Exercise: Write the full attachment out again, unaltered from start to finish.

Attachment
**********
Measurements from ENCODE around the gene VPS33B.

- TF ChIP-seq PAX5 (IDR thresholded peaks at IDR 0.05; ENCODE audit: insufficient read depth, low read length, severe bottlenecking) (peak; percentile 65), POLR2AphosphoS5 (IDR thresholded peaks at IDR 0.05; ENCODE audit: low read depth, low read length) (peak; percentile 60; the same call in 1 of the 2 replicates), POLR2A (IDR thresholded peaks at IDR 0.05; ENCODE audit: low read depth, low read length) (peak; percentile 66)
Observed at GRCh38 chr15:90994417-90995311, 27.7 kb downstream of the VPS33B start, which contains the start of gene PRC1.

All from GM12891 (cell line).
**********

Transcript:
Measurements from ENCODE around the gene VPS33B.

- TF ChIP-seq PAX5 (IDR thresholded peaks at IDR 0.05; ENCODE audit: insufficient read depth, low read length, severe bottlenecking) (peak; percentile 65), POLR2AphosphoS5 (IDR thresholded peaks at IDR 0.05; ENCODE audit: low read depth, low read length) (peak; percentile 60; the same call in 1 of the 2 replicates), POLR2A (IDR thresholded peaks at IDR 0.05; ENCODE audit: low read depth, low read length) (peak; percentile 66)
Observed at GRCh38 chr15:90994417-90995311, 27.7 kb downstream of the VPS33B start, which contains the start of gene PRC1.

All from GM12891 (cell line).